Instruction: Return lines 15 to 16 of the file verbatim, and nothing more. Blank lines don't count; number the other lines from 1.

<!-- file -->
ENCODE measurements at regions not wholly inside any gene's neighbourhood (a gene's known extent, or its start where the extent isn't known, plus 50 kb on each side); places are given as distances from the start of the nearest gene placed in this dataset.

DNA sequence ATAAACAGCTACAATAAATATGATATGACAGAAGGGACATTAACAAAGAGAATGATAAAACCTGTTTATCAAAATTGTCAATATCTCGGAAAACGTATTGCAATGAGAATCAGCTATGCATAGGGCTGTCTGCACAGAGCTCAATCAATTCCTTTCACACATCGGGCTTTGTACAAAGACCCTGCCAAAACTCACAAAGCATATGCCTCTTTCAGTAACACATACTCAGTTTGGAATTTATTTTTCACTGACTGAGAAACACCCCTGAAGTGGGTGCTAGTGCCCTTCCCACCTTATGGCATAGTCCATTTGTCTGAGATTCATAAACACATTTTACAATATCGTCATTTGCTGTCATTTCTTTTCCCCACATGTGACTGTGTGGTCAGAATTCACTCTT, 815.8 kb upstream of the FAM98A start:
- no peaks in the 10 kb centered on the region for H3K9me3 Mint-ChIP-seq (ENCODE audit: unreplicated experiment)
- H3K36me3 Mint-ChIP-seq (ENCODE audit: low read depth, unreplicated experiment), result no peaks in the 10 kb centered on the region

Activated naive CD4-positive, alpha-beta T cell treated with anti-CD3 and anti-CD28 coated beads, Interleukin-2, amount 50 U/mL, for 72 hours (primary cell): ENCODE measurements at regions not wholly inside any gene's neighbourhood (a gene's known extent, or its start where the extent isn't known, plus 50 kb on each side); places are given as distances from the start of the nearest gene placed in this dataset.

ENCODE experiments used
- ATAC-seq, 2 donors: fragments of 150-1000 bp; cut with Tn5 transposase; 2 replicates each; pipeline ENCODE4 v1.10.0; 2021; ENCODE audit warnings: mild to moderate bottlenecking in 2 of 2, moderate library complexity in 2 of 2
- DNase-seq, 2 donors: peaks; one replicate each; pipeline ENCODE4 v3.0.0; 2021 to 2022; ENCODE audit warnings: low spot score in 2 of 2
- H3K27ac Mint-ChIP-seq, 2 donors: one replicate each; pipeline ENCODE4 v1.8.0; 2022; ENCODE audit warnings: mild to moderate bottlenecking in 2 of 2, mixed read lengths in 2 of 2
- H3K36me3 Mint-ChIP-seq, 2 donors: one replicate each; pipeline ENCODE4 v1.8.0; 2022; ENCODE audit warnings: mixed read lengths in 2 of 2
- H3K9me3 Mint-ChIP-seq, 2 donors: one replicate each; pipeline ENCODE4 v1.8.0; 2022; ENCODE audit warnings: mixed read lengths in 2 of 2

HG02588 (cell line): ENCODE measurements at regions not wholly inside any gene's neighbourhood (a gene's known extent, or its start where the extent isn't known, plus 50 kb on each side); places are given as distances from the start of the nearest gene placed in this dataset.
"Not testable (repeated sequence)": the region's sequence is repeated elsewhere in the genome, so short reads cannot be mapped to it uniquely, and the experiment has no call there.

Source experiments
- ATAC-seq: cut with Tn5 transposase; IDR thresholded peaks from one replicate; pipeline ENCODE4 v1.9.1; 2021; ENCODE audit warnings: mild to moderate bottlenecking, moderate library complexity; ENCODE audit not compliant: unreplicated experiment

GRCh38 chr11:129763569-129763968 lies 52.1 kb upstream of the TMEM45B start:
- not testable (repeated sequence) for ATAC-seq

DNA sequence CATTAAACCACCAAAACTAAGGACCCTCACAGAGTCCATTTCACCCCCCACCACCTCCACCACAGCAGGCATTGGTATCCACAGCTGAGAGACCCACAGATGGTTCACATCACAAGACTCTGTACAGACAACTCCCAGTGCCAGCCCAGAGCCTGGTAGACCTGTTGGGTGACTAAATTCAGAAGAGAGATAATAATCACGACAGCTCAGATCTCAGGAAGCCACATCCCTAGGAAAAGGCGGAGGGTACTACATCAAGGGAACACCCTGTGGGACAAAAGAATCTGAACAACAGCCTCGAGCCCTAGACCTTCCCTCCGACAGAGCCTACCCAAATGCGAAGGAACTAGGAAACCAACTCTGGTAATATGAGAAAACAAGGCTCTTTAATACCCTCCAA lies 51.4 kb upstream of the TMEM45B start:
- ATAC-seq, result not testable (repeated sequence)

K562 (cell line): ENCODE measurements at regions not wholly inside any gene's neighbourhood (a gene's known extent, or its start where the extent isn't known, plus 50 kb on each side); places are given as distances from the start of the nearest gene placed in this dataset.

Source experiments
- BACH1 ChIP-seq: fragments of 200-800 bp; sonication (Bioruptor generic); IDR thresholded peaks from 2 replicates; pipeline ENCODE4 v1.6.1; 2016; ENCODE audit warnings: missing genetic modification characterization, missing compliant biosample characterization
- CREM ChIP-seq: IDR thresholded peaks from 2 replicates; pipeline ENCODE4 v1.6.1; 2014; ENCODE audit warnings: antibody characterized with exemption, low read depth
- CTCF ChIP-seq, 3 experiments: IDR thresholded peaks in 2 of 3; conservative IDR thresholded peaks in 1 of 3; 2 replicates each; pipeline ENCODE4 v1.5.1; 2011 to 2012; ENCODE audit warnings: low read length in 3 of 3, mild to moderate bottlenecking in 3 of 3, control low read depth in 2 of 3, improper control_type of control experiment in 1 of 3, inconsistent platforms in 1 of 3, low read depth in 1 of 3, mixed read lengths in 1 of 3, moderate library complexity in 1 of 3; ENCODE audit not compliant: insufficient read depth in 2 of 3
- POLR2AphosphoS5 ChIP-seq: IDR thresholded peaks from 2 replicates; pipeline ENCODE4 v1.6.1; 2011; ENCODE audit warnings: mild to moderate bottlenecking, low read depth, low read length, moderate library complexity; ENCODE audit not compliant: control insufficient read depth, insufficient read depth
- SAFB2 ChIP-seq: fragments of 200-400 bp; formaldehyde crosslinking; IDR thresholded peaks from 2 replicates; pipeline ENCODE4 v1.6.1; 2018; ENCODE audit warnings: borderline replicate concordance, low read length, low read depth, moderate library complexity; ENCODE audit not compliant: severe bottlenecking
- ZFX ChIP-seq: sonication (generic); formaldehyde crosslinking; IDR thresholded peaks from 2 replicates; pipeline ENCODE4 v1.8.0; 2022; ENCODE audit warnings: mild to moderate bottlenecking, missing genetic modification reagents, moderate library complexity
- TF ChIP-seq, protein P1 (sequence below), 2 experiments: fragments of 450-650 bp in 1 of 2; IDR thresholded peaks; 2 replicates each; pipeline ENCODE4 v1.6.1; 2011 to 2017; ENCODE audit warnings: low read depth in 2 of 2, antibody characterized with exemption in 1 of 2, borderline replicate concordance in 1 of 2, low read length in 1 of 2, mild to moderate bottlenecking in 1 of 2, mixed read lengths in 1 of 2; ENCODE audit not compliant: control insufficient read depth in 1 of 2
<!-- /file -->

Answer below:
- ATAC-seq: cut with Tn5 transposase; IDR thresholded peaks from one replicate; pipeline ENCODE4 v1.9.1; 2021; ENCODE audit warnings: mild to moderate bottlenecking, moderate library complexity; ENCODE audit not compliant: unreplicated experiment

GRCh38 chr11:129763569-129763968 lies 52.1 kb upstream of the TMEM45B start: